You don't need any excuses. You have taken the position of the supplicant, which is an incorrect reading of the situation. The history of this marriage is not good, witness your having separated more than once. As for having to get "financially ready," socializing with the other couple, or having sex, you need do none of these things. What you need to do is bring the marriage to a close. You should do just fine in divorce court with your marital history and your husband's homosexual activity—these days not just a betrayal but a potentially lethal one. The judge will help you get "financially ready." Some pretenses are not worth making, and you should cut to the chase sooner rather than later. There is no upside to living a lie. Good luck.

—Prudie, immediately

Dear Prudence,

I could really use some help. My parents moved to Florida days after I graduated from high school. I went with them (unwillingly). I told them from the beginning that I didn't want to go and would not be staying. So half a year later, I moved back home (New York) and moved in with my boyfriend. We had been dating for two years and just decided to do it. That was a year ago, and I'm 20 years old now. Ever since then, whenever I talk to my parents, they ask when I'm coming back. My mother even had the gall to call me and say, "I've decided that it's time for you to come home now." Like I am just on vacation or something. I know that they don't like me living with my boyfriend and think that that is the reason I moved back up here, no matter how many times I explain to them that's not the case. All my plans for school and work are here, but they don't believe me. They keep saying I'm wasting my life and so on, but if I were there, then everything would be perfect. But the truth is (this will sound really bad), I don't miss them that much that I need to be in the same state, let alone the same city. Can you help me in trying to talk to them and help me make them understand that I'm not moving down there without making them hate me? Please help.

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—Doing Just Fine Here

Dear Do,

Life is choices, my dear, and if you are certain your life is in New York with the boyfriend, then that is your choice. You are old enough and legally allowed to make your own decisions. There is no reason for you to accede to your parents' wishes if they seem antithetical to your life plans. You will have to try to follow your own lights and realize that you are emancipated. If you've made a wrong decision, you will soon find out. Perhaps, in time, there can be a reconnection.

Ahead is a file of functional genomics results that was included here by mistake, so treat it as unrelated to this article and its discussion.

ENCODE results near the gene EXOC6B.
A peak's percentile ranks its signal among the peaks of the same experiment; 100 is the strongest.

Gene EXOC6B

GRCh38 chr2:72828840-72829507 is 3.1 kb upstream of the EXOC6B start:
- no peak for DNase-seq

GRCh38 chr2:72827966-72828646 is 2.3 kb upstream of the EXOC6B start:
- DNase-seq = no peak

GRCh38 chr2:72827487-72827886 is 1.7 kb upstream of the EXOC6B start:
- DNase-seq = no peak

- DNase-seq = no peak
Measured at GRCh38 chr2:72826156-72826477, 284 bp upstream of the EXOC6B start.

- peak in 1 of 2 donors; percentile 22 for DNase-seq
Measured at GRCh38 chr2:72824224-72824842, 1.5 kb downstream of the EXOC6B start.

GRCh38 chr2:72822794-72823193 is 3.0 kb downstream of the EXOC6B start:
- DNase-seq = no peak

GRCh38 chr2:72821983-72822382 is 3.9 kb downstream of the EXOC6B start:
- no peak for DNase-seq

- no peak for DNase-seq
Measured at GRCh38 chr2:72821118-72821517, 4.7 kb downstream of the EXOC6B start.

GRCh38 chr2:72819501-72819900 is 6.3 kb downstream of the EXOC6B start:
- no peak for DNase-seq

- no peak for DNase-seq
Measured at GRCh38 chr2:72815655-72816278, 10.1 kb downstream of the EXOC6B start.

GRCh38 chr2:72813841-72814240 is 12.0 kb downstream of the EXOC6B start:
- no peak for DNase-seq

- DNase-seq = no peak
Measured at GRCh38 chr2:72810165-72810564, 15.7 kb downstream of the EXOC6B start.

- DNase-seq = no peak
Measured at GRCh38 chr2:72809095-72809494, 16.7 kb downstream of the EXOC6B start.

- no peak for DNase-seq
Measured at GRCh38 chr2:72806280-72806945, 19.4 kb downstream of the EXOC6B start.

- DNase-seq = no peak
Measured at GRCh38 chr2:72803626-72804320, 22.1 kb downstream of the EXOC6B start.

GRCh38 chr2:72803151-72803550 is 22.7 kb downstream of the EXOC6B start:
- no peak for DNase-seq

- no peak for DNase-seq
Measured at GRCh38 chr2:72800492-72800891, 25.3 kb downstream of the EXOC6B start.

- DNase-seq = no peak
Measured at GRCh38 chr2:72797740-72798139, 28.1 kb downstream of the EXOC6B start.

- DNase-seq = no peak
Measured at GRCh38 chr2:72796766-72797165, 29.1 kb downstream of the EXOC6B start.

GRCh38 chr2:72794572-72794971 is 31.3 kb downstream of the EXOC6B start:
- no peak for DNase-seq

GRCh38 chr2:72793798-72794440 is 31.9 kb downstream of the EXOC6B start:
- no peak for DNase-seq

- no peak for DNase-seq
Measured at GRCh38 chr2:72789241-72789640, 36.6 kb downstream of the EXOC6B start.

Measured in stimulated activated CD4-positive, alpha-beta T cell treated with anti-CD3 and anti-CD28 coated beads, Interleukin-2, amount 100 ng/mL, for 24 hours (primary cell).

—Prudie, independently

Dear Prudence,

Well, let me tell you ... I am one of "those" women who has a relationship with a married man, and I have been loved by him ever since we began! He is wonderful, treats me with respect, buys me fabulous gifts, is a great dad to his two children and good-looking to boot, so here comes my question: He left his wife four years ago (and lives approximately five miles from his wife and kids), but they have not divorced. They talk about it and have been to a mediator, but still no divorce! Is a divorce important, as opposed to a separation? They both seem to be happy with the things the way they are, and I am not complaining ... am I?

—To Be or Not To Be

Dear To,

The real answer to your question is this: When you are already married, you are not free to marry anyone else. The situation, as it stands now, prevents your wonderful married boyfriend from marrying you; it lets his wife remain Mrs. So-and-So; and it may be financially advantageous to both of them. Trooping around with a man who is separated is somewhat more socially acceptable than if he were living at home, but the nitty gritty is that he is married and, apparently, planning to stay that way.

—Prudie, factually